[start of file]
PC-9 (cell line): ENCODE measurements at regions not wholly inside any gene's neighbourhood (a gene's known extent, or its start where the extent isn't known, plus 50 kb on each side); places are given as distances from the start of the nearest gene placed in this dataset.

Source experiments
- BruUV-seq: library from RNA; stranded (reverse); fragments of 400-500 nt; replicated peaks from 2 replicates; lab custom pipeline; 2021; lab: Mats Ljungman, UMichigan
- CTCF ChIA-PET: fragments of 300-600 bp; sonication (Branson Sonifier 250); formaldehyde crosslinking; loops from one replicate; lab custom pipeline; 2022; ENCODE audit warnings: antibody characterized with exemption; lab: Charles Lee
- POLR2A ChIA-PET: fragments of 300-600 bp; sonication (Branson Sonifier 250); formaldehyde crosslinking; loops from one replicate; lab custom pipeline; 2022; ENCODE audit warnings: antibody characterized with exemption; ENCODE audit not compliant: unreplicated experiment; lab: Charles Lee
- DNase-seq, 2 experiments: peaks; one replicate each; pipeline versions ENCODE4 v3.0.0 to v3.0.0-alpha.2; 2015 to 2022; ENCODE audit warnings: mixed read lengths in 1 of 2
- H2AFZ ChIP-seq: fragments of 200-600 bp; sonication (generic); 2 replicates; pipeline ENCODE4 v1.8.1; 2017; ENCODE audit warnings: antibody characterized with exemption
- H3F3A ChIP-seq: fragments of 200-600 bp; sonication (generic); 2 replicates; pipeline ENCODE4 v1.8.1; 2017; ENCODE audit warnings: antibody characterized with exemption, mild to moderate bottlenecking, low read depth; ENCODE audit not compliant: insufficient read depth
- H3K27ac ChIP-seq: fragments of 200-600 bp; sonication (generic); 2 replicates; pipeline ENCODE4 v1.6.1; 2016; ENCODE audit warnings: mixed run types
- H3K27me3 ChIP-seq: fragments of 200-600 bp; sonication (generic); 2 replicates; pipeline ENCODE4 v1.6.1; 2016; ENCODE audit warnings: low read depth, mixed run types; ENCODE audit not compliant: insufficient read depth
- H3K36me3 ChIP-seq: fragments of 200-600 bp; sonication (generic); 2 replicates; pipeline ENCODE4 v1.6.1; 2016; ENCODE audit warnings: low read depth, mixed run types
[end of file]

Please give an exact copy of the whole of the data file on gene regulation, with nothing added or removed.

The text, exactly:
PC-9 (cell line): ENCODE measurements at regions not wholly inside any gene's neighbourhood (a gene's known extent, or its start where the extent isn't known, plus 50 kb on each side); places are given as distances from the start of the nearest gene placed in this dataset.

Source experiments
- BruUV-seq: library from RNA; stranded (reverse); fragments of 400-500 nt; replicated peaks from 2 replicates; lab custom pipeline; 2021; lab: Mats Ljungman, UMichigan
- CTCF ChIA-PET: fragments of 300-600 bp; sonication (Branson Sonifier 250); formaldehyde crosslinking; loops from one replicate; lab custom pipeline; 2022; ENCODE audit warnings: antibody characterized with exemption; lab: Charles Lee
- POLR2A ChIA-PET: fragments of 300-600 bp; sonication (Branson Sonifier 250); formaldehyde crosslinking; loops from one replicate; lab custom pipeline; 2022; ENCODE audit warnings: antibody characterized with exemption; ENCODE audit not compliant: unreplicated experiment; lab: Charles Lee
- DNase-seq, 2 experiments: peaks; one replicate each; pipeline versions ENCODE4 v3.0.0 to v3.0.0-alpha.2; 2015 to 2022; ENCODE audit warnings: mixed read lengths in 1 of 2
- H2AFZ ChIP-seq: fragments of 200-600 bp; sonication (generic); 2 replicates; pipeline ENCODE4 v1.8.1; 2017; ENCODE audit warnings: antibody characterized with exemption
- H3F3A ChIP-seq: fragments of 200-600 bp; sonication (generic); 2 replicates; pipeline ENCODE4 v1.8.1; 2017; ENCODE audit warnings: antibody characterized with exemption, mild to moderate bottlenecking, low read depth; ENCODE audit not compliant: insufficient read depth
- H3K27ac ChIP-seq: fragments of 200-600 bp; sonication (generic); 2 replicates; pipeline ENCODE4 v1.6.1; 2016; ENCODE audit warnings: mixed run types
- H3K27me3 ChIP-seq: fragments of 200-600 bp; sonication (generic); 2 replicates; pipeline ENCODE4 v1.6.1; 2016; ENCODE audit warnings: low read depth, mixed run types; ENCODE audit not compliant: insufficient read depth
- H3K36me3 ChIP-seq: fragments of 200-600 bp; sonication (generic); 2 replicates; pipeline ENCODE4 v1.6.1; 2016; ENCODE audit warnings: low read depth, mixed run types